[quagga-dev 7710] Re: [PATCH] zebra: consider all nexthops when looking fora gateway match

paul at jakma.org paul at jakma.org
Mon Feb 1 10:24:09 GMT 2010


On Mon, 1 Feb 2010, Alexis Rosen wrote:

> I'm completely in sympathy with the desire to clean up the code, 
> but refusing this patch won't make that happen any faster.

> Reviewing it and accepting it would probably take less time than 
> responding in the negative multiple times a year as the issue comes 
> up, which is in fact what's been going on.

Sigh.

There have not been negative responses to that patch. To the contrary 
in fact.

The problems are 2 fold, one relating to the RIB and one relating to 
"How are maintainers to know your patch is 'good'":

1 The RIB:

It's a bit of a mess at present. People poke at it to fix small bugs 
every now and then, but it's clearly much harder to understand than 
it ought to be. Joakim's own patch makes that comment; patches to the 
RIB (including the one that initiated this thread) often go through 
more than 1 revision even when the fix is conceptually simple.

Further, precisely because the code is a mess and hard to understand, 
it becomes hard for maintainers to apply patches. Which brings us 
to...


2. How can we maintainers judge whether a patch is 'good' or not?

We tend to go by:

a) Our ability to understand the fix
b) Hard empirical evidence (i.e. the output of test cases; even
    better: unit tests we can easily run ourselves)
c) Anecdotal evidence from feedback on the list

Now, the last one is an interesting one. Clearly, feedback is from a 
self-selected set - ones who have had the problem. From this, and 
somewhat confirmed by experience, it follows that feedback can not be 
relied upon to spot regressions.

So the regression risk can only really be evaluated using a and b.

-------

The patch in its current form was posted last november afaict (and is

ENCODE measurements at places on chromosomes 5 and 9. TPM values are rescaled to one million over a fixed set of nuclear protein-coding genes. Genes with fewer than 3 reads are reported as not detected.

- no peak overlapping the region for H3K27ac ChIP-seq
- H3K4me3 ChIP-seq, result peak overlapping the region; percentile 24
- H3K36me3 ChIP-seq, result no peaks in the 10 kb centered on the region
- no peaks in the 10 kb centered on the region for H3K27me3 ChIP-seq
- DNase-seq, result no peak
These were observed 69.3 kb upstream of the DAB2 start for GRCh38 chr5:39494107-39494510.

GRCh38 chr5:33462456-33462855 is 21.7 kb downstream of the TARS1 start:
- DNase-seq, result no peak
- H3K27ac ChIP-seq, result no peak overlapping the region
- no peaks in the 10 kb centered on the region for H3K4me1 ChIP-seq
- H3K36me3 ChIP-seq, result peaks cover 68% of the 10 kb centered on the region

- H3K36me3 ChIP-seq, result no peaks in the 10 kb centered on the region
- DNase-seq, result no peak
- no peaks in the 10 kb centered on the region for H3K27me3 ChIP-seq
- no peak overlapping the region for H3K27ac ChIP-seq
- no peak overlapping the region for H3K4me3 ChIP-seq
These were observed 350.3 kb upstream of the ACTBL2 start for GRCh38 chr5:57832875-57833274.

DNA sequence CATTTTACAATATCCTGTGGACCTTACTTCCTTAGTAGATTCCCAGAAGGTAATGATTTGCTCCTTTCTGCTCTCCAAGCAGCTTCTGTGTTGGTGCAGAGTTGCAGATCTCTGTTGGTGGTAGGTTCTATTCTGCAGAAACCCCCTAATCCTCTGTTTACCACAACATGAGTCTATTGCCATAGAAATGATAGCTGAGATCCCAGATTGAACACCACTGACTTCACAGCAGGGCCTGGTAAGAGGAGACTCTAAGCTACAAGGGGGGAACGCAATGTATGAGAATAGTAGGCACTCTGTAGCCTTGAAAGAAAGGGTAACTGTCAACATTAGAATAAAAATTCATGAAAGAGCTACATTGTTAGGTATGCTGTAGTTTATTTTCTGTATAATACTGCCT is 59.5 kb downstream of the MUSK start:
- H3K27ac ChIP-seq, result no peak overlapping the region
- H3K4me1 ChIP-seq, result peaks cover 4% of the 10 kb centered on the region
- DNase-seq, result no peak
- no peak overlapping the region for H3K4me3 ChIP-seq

significantly expanded upon from the patch from last jan), and I 
think there have been a couple of emails since about this problem, 
which this patch might solve. The patch has never been rejected, it 
simply has not yet been integrated (see above).

So, ignoring the cleanup, I don't think this patch has been treated 
unfairly.

Regarding the RIB reform process. It is clearly the correct thing to 
do. The state of the current code is clearly a big obstacle to 
getting bugs fixed and patches integrated. Even if bug fixers do 
eventually manage to mentally untangle the code in their head, that 
knowledge doesn't transfer to reviewers and it doesn't transfer to 
the next time bugs are to be fixed (even by same fixer).

There are some big problems in the RIB that simply can NOT be solved 
without reforming it significantly. E.g. I'd be amazed if anyone gets 
the various recursion bugs fixed (architecturally it'll just be hard 
to do with duplicated nexthop information, I suspect).

Must bug contributors build on the clean-up, no. They can do what 
they want. Equally though, they need to have an appreciation of the 
difficulties of the maintainer to understand whether a patch is 
'good' or not.

Anyway..

regards,
-- 
Paul Jakma	paul at jakma.org	Key ID: 64A2FF6A
Fortune:
I *____knew* I had some reason for not logging you off... If I could just
remember what it was.



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